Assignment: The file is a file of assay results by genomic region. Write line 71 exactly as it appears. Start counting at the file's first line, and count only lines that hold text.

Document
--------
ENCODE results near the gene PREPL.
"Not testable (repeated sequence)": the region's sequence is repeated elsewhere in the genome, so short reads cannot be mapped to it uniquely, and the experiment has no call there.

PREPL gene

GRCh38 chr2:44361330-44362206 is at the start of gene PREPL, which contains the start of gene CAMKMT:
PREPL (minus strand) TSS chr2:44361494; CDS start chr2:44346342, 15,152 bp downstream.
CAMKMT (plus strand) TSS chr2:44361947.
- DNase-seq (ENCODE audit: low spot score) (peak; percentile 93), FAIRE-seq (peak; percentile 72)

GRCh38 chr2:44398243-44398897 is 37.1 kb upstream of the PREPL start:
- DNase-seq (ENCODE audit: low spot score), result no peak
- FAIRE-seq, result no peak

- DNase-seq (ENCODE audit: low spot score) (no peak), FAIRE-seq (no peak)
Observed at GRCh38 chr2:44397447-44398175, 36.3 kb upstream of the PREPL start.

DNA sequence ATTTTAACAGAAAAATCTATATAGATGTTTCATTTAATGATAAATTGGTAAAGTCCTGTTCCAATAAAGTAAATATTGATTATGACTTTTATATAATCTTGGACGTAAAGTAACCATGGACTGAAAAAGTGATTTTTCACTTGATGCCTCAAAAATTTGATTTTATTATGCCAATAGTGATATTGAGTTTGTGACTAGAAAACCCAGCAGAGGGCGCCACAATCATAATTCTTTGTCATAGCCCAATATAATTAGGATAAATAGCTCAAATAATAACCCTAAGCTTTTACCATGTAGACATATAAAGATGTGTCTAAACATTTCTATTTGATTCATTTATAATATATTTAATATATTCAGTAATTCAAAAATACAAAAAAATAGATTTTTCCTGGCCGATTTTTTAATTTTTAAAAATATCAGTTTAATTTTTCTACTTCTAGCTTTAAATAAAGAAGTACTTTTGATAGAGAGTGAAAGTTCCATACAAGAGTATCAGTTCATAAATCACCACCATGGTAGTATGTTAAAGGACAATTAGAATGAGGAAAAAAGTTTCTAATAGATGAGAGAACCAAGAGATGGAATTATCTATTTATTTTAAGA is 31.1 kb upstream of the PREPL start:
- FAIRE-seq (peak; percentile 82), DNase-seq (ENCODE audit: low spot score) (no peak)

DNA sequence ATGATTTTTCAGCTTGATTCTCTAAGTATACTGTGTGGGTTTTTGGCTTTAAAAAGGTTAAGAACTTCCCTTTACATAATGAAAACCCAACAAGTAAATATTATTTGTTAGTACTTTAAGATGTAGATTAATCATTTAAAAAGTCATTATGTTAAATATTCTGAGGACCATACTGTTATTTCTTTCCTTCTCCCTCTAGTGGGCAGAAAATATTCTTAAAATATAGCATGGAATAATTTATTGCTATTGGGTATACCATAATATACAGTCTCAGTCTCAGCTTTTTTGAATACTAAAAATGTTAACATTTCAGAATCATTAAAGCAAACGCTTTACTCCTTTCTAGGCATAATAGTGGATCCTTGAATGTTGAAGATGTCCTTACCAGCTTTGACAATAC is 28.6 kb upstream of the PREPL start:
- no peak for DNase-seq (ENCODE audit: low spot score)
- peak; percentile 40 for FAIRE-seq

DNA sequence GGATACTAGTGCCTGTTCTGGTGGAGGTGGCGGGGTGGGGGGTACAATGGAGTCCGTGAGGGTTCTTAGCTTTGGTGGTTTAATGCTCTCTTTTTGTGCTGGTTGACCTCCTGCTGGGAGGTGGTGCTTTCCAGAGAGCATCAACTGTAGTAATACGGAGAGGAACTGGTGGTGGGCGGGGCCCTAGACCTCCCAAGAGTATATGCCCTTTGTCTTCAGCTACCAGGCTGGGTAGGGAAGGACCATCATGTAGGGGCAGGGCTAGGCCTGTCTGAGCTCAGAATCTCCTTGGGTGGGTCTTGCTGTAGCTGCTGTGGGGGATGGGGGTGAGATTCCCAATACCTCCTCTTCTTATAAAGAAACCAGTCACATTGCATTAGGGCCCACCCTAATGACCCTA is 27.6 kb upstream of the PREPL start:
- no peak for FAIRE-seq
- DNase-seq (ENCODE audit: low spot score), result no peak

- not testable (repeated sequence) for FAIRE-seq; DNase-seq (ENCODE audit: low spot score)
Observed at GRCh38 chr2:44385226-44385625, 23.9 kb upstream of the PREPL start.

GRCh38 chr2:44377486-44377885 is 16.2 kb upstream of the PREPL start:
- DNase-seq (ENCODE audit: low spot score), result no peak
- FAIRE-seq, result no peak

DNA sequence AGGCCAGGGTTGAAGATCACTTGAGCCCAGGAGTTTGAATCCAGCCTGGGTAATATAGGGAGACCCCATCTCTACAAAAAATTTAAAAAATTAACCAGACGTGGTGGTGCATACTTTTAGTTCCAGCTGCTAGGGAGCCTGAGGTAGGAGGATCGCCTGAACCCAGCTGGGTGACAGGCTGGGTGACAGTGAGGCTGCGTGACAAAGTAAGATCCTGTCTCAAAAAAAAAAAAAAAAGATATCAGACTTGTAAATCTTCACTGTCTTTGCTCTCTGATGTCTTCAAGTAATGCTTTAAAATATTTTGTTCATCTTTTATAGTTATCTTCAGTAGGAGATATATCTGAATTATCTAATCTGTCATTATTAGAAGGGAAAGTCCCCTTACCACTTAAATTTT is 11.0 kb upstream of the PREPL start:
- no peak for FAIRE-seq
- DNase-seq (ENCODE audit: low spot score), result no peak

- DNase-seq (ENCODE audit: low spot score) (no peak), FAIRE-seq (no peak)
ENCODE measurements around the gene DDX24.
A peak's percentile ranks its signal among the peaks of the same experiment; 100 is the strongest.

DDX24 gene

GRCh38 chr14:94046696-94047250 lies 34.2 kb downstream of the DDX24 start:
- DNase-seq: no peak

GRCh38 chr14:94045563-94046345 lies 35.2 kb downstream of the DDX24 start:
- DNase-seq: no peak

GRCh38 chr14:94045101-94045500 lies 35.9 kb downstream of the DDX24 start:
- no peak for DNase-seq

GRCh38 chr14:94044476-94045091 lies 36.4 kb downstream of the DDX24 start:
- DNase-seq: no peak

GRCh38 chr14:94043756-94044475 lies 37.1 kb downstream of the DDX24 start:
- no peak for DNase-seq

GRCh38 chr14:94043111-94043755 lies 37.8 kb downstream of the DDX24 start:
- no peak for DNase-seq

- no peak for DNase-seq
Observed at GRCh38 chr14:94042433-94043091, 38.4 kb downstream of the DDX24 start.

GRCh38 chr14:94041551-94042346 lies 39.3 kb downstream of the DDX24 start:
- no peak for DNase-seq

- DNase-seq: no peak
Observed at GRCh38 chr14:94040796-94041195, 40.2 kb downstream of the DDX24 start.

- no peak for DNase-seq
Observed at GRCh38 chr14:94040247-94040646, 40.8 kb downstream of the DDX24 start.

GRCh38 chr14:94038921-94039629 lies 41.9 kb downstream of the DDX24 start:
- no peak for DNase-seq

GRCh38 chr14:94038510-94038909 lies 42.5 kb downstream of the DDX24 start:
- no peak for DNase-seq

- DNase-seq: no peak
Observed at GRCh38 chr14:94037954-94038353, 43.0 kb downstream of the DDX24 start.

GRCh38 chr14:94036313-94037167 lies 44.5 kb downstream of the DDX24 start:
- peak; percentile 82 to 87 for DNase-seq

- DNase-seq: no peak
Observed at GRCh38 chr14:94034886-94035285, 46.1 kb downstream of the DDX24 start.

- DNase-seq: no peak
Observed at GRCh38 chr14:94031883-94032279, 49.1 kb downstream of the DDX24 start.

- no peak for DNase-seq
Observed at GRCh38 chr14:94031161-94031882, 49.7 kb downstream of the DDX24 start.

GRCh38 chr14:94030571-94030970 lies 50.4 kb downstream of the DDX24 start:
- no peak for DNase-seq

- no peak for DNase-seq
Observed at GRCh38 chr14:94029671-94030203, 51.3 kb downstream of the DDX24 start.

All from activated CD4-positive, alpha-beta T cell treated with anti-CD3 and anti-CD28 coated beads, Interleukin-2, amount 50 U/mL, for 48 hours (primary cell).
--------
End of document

All from activated CD4-positive, alpha-beta T cell treated with anti-CD3 and anti-CD28 coated beads, Interleukin-2, amount 50 U/mL, for 48 hours (primary cell).